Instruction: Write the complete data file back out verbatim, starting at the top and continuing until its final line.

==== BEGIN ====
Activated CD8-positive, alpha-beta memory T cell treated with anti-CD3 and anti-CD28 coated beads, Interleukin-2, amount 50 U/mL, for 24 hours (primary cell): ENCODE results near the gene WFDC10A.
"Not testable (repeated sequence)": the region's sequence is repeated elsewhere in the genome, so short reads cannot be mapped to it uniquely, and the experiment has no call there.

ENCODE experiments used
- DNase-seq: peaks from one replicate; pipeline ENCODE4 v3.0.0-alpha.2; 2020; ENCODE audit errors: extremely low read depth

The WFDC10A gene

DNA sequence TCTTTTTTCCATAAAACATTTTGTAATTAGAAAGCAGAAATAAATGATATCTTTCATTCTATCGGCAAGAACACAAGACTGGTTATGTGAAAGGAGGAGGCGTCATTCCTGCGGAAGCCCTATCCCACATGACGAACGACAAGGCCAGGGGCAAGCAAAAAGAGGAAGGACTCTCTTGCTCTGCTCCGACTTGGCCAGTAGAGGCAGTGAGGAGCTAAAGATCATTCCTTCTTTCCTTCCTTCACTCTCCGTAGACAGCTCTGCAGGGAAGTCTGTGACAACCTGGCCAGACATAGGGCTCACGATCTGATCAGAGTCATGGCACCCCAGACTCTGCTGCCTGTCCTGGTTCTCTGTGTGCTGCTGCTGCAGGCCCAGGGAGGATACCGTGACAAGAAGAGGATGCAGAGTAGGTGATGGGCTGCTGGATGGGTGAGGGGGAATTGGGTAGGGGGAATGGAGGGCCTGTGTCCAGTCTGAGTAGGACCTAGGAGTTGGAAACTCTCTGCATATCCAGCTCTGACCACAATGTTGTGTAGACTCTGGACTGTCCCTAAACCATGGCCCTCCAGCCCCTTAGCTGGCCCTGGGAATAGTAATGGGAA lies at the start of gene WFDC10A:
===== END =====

Activated CD8-positive, alpha-beta memory T cell treated with anti-CD3 and anti-CD28 coated beads, Interleukin-2, amount 50 U/mL, for 24 hours (primary cell): ENCODE results near the gene WFDC10A.
"Not testable (repeated sequence)": the region's sequence is repeated elsewhere in the genome, so short reads cannot be mapped to it uniquely, and the experiment has no call there.

ENCODE experiments used
- DNase-seq: peaks from one replicate; pipeline ENCODE4 v3.0.0-alpha.2; 2020; ENCODE audit errors: extremely low read depth

The WFDC10A gene

DNA sequence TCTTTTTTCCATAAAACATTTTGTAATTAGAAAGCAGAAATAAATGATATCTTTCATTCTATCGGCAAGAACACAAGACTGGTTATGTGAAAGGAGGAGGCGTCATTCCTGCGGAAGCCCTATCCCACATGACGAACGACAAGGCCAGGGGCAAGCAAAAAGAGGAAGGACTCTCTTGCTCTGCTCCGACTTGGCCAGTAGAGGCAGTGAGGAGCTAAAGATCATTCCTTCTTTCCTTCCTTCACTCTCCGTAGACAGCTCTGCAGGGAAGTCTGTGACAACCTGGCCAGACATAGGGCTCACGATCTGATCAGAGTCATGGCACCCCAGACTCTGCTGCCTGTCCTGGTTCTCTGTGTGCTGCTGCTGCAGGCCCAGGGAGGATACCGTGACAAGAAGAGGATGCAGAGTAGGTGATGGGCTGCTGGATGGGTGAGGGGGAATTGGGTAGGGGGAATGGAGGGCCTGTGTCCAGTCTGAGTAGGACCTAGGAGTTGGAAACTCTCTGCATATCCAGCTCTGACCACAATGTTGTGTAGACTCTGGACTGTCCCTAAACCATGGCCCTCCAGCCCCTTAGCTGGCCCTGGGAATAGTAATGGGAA lies at the start of gene WFDC10A: